Case Study: Self Employed Professional

Name: Dr. Asmita Shinde (42 years)
Spouse: Prof. Gururaj Gokhale (45 years)
Son: Vidhan (18 years)

Existing assets

  • Equity mutual funds: Rs. 3 lakh
  • Equity stocks: Rs. 32 lakh (Rs. 29 lakh of this in three stocks Reliance Industries Ltd, HDFC Ltd and L&T)
  • Public Provident Fund (PPF): Rs. 8 lakh
  • Fixed Deposits: Rs. 13 lakh
  • Insurance policies surrender value (cover)
    • Endowment: Dr. Asmita - Rs. 12 lakh (Rs. 22 lakh)
    • ULIP: Dr Asmita - Rs. 6 lakh (Rs. 20 lakh)
    • Term: Prof. Gokhale - Nil (Rs. 50 lakh)
    • Clinic run by Dr. Asmita: Rs. 20 lakh for property and Rs. 12 lakh for equipment at cost
    • Own home worth Rs. 1.2 Cr with no loan against it.


  • Dr. Asmita is keen to join hands with few other doctors and offer a holistic diagnostic clinic to patients. She has thought about a plan which requires her to leave her current clinic and relocate her practice to a larger center. She may also have to contribute in terms of initial set up cost to the tune of Rs. 8 lakh
  • Both Dr Asmita and Prof Gokhale have been thinking about creating an education trust for sponsoring education of bright students in need. They have necessary approvals to create such a trust. They are thinking of allocating Rs. 5 lakh to this trust to start with and then add Rs. 2 lakh every year to the trust’s corpus. They are thinking that the money for the trust can be managed such that 8-10% returns can be generated for the scholarships every year.
  • Dr Asmita and Prof Gokhale are looking to plan for their retirement. They are thinking of keeping building a total corpus of Rs. 1.5 Cr in next 10 years (including current assets) after paying for their son’s higher education – budgeted at Rs. 30 lakh in 3 years. They are expecting this to be sufficient for generating Rs. 1 lakh of income per month post retirement (in the retirement year’s rupees)

Portfolio view: observations and recommendations

  • The equity portfolio is highly concentrated. The downside risk of such a portfolio is quite high. Also the decision to stick to the portfolio is likely to be driven by inertia rather than specific analysis. It is recommended that the family should build a more diversified portfolio of at least 10 stocks if they are planning to monitor is actively and 4-5 mutual funds if their management is unlikely to be very active.
  • The overall portfolio allocation is as follows
    • Debt: Rs. 43 lakh
    • Equity: Rs. 41 lakh
    • Real estate: Rs. 20 lakh

    This allocation is in line with the family’s risk taking ability. They can consider diversifying away from debt and equity into alternate assets such as managed futures, gold and private equity. The allocation of such assets can be Rs. 20 in total – drawing Rs. 10 lakh each from current debt and equity allocation.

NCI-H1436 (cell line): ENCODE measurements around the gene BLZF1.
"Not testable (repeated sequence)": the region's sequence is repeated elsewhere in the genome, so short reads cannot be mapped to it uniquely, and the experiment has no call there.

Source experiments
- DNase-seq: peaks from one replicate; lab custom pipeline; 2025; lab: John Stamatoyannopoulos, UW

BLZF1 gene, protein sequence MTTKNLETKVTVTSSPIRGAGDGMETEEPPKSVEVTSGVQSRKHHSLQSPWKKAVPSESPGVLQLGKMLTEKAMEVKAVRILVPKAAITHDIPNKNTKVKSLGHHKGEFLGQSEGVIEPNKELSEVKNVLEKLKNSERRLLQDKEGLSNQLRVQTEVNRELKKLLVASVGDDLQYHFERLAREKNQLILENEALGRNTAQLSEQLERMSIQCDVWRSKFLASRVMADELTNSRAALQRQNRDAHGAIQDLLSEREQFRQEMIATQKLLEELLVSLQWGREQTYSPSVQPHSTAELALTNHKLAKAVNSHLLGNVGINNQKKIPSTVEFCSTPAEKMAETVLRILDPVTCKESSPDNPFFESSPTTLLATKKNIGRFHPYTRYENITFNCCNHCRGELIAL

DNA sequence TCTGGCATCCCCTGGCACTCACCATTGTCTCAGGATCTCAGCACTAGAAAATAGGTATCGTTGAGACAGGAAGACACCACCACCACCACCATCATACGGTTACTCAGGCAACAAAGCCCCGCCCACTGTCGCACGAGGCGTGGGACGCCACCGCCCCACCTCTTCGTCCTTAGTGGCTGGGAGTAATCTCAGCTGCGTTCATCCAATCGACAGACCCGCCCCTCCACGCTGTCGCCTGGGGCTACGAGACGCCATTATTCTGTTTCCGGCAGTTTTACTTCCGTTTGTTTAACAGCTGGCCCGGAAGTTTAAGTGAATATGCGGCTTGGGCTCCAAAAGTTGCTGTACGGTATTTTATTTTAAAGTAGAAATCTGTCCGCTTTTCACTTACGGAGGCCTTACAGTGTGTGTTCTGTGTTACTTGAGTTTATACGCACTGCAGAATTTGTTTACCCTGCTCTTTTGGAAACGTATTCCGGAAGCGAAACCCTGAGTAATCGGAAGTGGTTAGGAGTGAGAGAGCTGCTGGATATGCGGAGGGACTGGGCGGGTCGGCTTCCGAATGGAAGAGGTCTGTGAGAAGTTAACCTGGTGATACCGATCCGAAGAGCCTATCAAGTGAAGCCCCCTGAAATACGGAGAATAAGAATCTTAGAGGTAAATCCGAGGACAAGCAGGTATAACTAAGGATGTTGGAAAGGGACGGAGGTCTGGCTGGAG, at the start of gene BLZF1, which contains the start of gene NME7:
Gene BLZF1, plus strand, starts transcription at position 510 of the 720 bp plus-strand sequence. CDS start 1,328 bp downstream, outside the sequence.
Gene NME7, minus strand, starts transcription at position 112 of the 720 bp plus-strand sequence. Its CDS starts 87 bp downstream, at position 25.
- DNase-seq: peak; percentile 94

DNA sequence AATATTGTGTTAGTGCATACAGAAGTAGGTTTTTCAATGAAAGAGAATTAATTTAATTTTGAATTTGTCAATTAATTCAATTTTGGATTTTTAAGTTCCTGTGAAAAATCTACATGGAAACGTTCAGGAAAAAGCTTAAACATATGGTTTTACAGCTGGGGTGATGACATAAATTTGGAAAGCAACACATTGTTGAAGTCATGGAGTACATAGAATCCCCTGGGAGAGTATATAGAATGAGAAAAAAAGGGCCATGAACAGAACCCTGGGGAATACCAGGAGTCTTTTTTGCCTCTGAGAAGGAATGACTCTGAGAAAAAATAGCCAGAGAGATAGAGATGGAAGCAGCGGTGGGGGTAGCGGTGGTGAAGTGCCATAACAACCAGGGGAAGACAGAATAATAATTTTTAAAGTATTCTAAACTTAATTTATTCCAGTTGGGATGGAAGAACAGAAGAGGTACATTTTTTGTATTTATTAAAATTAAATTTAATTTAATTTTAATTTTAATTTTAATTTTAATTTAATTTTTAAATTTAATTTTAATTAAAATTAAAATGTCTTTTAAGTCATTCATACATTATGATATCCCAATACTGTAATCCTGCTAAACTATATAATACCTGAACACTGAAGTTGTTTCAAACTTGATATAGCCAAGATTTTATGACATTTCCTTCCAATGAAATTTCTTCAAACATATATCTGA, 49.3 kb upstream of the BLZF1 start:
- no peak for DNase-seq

• They can also consider holding some of their equity holdings in the form of structured products – up to Rs. 15 lakh. This will ensure protection against drastic fall in equity markets in next 2-3 years.
  • The fixed deposits can be moved into more tax efficient instruments such as fixed maturity plans and long tenor bonds such as those issued by NABARD and PSU banks.

Risk management

  • Dr Asmita should think through the general insurance cover required for her clinic if she decides to continue using it. Else, she should urge her colleagues in the new center to take comprehensive cover for the property and equipment in the clinic
  • Dr Asmita should consider taking professional indemnity cover to protect from financial losses arising out of her work (e.g. liabilities from a patient suing her)
  • The life insurance cover that both Dr Asmita and Prof Gokhale have is sufficient; especially considering their present stock of liquid assets.
  • The entire family should be covered with general medical insurance and critical illness insurance.
  • Dr Asmita should consider the risk to her income arising out of the shift into the new center. She can postpone renting out the present clinic premises for a period of 3 months to make sure she is prepared for reversing her decision if need be.


  • The family has sufficient funds for meeting all the milestones. They should however carefully create asset pools for each milestone. The planned educational trust would already account for one such pool. Besides, they should create a separate asset pool for their retirement corpus and for their son’s higher education.
  • The retirement corpus planned should incorporate the impact of inflation in post retirement years on the corpus requirement. For a monthly income of Rs. 1 lakh after retirement they should have a corpus generating Rs. 1.5 lakh of which Rs. 50,000 can be reinvested in the corpus to provide for inflation in later years.
Karvy Private Wealth is a division of Karvy Stock Broking Limited having SEBI registration No : INZ000172733; NSDL and CDSL – SEBI Registration No: IN-DP-175-2015; PMS Registration No.: INP000001512.
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